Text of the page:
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AGATHA (Agde) Hérault, France.

Massalian trading post (Scymn. V. 208; Strab. 4.1.5-6; Plin. 3.33; Pompon. 2.5; Ptol. 2.10.2; Steph. Byz. s.v.) at the head of the delta of the Hérault on a low butte which has been inhabited continually since antiquity. It is a few km S of the important native oppidum of Bessan. While the Massaliots possessed several trading posts on the shores of Provence and the E coast of Spain, Agatha, which was founded in the 6th c. B.C. shortly after the installation of the Phokaians at Marseille, was the only town on the Gulf of Lion which was occupied by the Greeks in the pre-Roman period. There were several complementary motives for its foundation: a military one, raised by Strabo, for the protection of Greek commerce from barbarian incursions, and above all an economic reason. Agde, at the mouth of the coastal river which, with the Aude, is the most important of all Languedoc, was particularly well placed to serve as a way-station and intermediary between the Mediterranean lands and the interior of Gaul, including the Cévennes Massif, famous in antiquity for its mineral wealth. Agde was both a river and seaport, and played a commercial role of the first importance in the W Mediterranean, a role apparently maintained under the Romans, despite the fact that the town was some distance from the great highway of Cn. Domitius Ahenobarbus, which ran close to the neighboring city of Baeterrae (Béziers) and not far from the great port of Narbonne. In the 5th c. Agde became the center of a small diocese, and a council was held there in 506. Sporadic explorations during the last few decades have shown that the Greek town was situated on the highest (16 m) part of the site of the mediaeval and modern town. Aerial reconnaissance and study of the topography indicate that it was a true citadel, probably laid out in a checkerboard pattern measuring 200 m a side. This is very similar to the plan of Olbia in Provence and Emponon in Catalonia. It was surrounded by a rampart of which some vestiges probably remain. The few soundings which have been made confirm these observations. They have also led to the discovery of some interesting ceramics and three Greek inscriptions, the only ones so far discovered in Languedoc. The extent of the Roman town is uncertain, but appears to have been no greater than that of the Greek town. Under the Late Empire, two Early Christian funerary basilicas, St. André and St Sever, were established outside the walls, SW of the agglomeration.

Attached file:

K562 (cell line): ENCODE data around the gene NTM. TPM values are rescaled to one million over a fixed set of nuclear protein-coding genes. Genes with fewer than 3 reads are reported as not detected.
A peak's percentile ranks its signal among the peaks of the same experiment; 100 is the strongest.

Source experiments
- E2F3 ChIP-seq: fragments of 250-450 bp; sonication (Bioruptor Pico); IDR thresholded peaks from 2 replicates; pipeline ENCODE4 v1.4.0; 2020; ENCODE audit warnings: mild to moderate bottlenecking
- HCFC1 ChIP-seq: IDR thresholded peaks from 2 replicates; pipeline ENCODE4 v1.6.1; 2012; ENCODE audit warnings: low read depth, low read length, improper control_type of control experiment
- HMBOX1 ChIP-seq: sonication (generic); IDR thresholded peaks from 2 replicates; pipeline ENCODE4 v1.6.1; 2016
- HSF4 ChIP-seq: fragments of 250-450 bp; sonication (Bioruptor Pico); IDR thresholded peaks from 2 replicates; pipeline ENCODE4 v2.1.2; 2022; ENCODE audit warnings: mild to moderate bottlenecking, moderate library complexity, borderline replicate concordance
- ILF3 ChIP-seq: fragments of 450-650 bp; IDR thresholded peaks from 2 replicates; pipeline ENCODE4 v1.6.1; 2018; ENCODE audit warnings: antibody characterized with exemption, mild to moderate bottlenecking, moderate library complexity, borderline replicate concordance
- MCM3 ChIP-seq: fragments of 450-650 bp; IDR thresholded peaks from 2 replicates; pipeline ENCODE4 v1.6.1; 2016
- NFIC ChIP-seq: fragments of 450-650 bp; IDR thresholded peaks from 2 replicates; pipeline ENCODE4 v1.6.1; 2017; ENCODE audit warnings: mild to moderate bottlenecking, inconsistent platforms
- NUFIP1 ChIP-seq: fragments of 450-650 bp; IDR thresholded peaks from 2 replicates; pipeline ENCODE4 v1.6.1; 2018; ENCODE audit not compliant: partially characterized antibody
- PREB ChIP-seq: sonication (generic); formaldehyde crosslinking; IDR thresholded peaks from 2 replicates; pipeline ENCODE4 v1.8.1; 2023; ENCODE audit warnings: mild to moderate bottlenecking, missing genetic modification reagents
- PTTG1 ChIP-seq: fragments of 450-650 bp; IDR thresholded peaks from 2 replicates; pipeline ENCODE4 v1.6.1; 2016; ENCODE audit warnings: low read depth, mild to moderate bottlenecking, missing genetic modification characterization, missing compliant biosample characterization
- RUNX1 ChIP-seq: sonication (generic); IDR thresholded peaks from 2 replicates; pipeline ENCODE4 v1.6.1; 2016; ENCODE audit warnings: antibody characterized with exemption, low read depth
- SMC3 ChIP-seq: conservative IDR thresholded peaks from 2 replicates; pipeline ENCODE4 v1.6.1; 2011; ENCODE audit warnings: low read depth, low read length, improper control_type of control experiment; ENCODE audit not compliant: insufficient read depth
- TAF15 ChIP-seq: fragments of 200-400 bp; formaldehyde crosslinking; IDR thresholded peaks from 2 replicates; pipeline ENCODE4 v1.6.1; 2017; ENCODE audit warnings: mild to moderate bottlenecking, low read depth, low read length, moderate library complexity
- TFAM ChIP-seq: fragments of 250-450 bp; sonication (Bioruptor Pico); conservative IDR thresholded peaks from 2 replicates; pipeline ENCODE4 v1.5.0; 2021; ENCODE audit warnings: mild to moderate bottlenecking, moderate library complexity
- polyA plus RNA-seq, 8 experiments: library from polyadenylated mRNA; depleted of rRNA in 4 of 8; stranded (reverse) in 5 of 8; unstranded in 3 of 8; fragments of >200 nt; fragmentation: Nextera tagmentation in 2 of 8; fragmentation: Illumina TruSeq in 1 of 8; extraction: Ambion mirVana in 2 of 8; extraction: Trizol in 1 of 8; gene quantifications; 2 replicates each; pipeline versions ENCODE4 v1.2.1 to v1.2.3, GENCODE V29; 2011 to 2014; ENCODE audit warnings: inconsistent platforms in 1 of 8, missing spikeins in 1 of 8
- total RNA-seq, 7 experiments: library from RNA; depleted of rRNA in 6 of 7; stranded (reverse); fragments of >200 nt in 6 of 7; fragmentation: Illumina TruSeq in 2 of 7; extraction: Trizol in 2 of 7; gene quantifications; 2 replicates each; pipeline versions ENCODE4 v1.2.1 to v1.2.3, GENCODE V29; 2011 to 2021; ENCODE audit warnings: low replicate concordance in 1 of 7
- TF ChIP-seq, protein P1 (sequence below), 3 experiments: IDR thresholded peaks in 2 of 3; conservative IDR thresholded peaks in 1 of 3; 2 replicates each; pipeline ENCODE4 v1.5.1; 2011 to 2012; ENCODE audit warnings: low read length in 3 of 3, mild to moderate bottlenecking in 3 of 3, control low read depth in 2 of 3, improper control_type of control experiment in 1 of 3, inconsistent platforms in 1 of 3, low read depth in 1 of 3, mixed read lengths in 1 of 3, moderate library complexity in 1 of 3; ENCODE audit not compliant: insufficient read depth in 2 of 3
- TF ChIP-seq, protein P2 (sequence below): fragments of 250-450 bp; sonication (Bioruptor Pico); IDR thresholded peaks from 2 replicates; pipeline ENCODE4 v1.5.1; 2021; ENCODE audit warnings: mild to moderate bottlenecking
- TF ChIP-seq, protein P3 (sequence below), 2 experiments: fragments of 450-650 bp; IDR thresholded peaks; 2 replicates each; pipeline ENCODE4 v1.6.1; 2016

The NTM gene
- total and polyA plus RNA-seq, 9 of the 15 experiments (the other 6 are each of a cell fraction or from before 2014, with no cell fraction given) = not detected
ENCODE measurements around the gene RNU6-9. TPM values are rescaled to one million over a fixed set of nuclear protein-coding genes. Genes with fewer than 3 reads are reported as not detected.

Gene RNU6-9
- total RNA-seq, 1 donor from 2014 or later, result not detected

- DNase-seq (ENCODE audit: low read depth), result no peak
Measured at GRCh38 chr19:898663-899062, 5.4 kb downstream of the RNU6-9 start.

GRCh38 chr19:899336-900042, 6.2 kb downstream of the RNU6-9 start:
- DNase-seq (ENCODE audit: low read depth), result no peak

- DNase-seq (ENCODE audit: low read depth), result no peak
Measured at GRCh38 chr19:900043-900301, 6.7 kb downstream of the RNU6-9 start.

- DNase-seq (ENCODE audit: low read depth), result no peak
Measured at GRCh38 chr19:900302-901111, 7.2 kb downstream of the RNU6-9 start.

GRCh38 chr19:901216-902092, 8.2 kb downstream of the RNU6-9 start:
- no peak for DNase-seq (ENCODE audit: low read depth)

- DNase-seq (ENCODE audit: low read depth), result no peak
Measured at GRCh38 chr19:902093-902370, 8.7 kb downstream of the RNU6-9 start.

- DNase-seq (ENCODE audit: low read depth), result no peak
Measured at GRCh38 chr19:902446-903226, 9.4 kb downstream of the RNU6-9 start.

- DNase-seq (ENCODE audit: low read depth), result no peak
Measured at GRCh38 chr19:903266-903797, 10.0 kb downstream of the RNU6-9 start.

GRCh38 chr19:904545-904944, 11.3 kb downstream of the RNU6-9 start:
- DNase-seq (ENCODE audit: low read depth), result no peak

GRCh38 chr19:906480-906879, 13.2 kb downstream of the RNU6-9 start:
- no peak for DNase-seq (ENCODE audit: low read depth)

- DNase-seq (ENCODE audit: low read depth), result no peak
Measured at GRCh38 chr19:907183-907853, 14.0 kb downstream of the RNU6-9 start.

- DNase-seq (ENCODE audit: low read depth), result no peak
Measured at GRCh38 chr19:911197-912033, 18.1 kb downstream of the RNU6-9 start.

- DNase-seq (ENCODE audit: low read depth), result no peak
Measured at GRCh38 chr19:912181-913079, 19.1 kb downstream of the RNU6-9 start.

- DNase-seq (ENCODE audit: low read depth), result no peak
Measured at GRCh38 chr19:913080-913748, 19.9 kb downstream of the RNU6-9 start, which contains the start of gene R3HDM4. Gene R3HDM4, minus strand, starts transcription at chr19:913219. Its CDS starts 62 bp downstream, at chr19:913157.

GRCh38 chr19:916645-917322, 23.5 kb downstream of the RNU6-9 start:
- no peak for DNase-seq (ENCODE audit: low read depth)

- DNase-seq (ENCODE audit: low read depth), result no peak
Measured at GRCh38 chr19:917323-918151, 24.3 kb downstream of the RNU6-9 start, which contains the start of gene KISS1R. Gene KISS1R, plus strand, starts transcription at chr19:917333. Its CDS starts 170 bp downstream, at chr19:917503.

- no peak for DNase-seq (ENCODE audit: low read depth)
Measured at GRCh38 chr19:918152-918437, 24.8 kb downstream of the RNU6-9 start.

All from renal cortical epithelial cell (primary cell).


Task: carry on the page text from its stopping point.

The principal discoveries testifying to the commercial activity of Agde in antiquity have been made not in the town itself, but in the bed of the Héault and at sea off Cape Agde (brass and lead ingots, imported amphorae and ceramics, metal dishes, basalt millstones made near Agde). It was in the river bed at Agde that a magnificent bronze statue was discovered in 1964. It is 1.4 m high, and believed to be the portrait of a Hellenistic prince.

All the archaeological finds made at Agde, in the surrounding area, and at sea, are preserved in the local Archaeological Museum.


BIBLIOGRAPHY

“Informations,” Gallia 6 (1948) 203; 7 (1950) 111; 20 (1962) 622; 22 (1964) 486-88I; 24 (1966) 462-64I; J. Jannoray, Ensérune. Contribution à l' étude des civilisations préromaines de la Gaule méri dionale (1955); M. Clavel, Béziers et son territoire dans l'Antiquité (1970).

G. BARRUOL

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